They say a mother’s love for her child is the greatest love of all. So there I was, helpless for that moment, I wished the Fluffball could take my kidney so that she could become well again. If only she could. I cried for an entire night but being the ever protective mother of my brood, I didn’t want to take the vet’s no cure verdict as the gospel. I couldn’t give the Fluffball a death sentence if I hadn’t tried. I wasn’t about to give up on my child. So I embarked on a journey of herbal and alternative therapies and treatments. I ordered a system of herbal treatments from the United States which J and I syringe administered four times religiously into her mouth each day. On top of that, we spent the remaining time cooking and freezing organic meals for our dogs and massaging therapeutic essential oils to both the Fluffball and Brandy as we weren’t taking any chances.  We sacrificed sleep as new parents would do during feeding time just so we were feeding her the correct amounts of medication to put her back on track.  I was all ready to drive inter-state to Sydney’s renown Chinese medicinal hall to buy the rarest and one of Chinese medicine’s most precious herb, Cordyceps at $1300 for 28g to cure her kidneys.

Things did look up for a while and Fluffball was regaining her appetite for more than a week. I took time out of work to provide the palliative care and J and I remained vigilant in her journey to recovery. Being the paranoid person that I was, Brandy also got her bloods tested and lumps removed and sent to pathology. She had only come to us from another local self-funded rescue shelter four weeks earlier at eight years old (but probably, she is at least ten years old).  I have always prided myself on the quality of care we have provided to the Fluffball with quality pet food, adequate exercise and lots of love and still, we had failed to detect her sickness. I blamed myself.

I started speaking to different people in the dog parks and learnt about a holistic vet trained in both conventional vet science and traditional Chinese medicine. I booked her in for that too. I even consulted a real Chinese physician who couldn’t speak a word of English and religiously trawled through my English-Chinese dictionary and the Internet to translate the English herbs into the Chinese name that I have administered into the Fluffball. It was during this period that the Fluffball was suddenly fast deteriorating. The holistic vet detected the reason as to why she was having difficulty eating and drinking for the past couple of days even though she was wanting to. Her tongue was so badly ulcered (she has never seen such a bad case) that she advised us that the Fluffball was at the end of the road. She advised that we must be prepared to put her down within 2 days if her situation didn’t improve after she gave us some drugs to take home. The Fluffball deserved to die with dignity and we shouldn’t prolong her suffering. It was a race against time. I rang the Chinese physician I met a week ago and begged him to see my dog. I was clearly distressed and despite his no experience with dogs and he was in the midst of a house move, the kind gentleman obliged.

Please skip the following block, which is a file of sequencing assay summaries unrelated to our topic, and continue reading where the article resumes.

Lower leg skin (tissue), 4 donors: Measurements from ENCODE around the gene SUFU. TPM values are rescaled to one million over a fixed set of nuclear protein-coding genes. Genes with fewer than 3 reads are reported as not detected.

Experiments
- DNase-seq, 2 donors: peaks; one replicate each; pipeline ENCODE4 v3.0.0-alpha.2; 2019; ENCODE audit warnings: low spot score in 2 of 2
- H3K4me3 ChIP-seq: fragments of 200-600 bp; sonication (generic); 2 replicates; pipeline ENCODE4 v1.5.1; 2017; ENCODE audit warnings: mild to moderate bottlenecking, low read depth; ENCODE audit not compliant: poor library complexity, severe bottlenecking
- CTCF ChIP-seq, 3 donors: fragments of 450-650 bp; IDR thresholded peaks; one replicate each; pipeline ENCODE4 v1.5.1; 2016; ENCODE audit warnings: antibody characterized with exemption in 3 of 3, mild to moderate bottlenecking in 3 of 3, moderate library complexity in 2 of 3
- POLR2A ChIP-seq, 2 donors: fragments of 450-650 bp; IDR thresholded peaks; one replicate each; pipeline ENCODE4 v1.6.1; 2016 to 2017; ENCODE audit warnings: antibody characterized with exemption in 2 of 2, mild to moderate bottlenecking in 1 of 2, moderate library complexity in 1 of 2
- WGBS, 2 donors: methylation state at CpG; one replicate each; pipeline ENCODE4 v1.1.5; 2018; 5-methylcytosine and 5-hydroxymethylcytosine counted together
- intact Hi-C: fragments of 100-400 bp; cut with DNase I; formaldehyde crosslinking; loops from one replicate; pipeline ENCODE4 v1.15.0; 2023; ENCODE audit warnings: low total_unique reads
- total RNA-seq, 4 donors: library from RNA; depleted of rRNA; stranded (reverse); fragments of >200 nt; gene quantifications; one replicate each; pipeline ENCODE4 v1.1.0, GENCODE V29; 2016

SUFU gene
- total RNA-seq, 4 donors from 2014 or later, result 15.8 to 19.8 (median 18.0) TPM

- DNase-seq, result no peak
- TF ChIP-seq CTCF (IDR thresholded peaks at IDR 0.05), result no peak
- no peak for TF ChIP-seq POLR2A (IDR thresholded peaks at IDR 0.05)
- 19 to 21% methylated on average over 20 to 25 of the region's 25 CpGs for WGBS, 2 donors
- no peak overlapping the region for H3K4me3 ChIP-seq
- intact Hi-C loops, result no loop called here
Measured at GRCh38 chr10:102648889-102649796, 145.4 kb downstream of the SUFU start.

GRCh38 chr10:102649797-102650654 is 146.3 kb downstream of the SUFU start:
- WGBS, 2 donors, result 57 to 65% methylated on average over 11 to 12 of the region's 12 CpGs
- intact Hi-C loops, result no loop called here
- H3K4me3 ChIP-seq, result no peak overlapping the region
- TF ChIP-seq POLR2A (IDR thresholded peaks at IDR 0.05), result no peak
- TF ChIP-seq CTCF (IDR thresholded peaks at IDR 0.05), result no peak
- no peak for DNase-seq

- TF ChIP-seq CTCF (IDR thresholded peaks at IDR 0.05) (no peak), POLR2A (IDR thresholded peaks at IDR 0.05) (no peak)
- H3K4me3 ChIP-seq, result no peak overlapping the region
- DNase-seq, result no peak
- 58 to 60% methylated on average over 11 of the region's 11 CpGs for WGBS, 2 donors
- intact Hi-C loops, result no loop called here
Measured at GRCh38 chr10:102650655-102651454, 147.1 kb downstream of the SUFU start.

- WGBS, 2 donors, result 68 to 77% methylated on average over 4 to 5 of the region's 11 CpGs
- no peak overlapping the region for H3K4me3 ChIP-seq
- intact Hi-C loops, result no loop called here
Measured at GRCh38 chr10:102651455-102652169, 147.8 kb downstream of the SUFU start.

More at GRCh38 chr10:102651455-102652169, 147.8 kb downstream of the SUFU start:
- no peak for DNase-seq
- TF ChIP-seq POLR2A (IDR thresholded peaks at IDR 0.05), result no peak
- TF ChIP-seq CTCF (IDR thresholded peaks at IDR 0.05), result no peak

He looked at the Fluffball’s tongue. The colour, shape and dampness wad not a good sign. Her immune system was gone, he said. I couldn’t stop crying. He gave me another hope- one last hope he said but it might take a week. Heal her tongue first so she could eat and get her immune system strengthened. He sent me off to get some Propolis from the natural health shop to be mixed with vitamin B6 for her tongue and wished me luck.

That was that Friday four weeks ago. Our emotions went through that rollercoaster ride. One moment, there was Hope. Another moment, the prognosis looked grim.

That Friday night, we meant to take the Fluffball to the emergency to inject more fluids but instead, we decided on the spot to bid her farewell. She was down to 2.3 kg from 5kg. We just couldn’t do this to her. All afternoon after our visit from the Chinese physician and me religiously administering all the drugs and syringe feeding the Fluffball, it was getting more and more unbearable to watch her try.

Dogs have a strong threshold for pain and they will do everything just to be with their owners.  I couldn’t stop crying secretly for fear that she would detect my sadness. I left the door open for her to wander out and sit on the front porch like she normally would. I put on some Tibetan Buddhist prayers and prayed for the great rebirth for my beloved princess. She has had a life much loved by us and provided us with immense joy so surely the Lord Buddha will grant us this wish for her?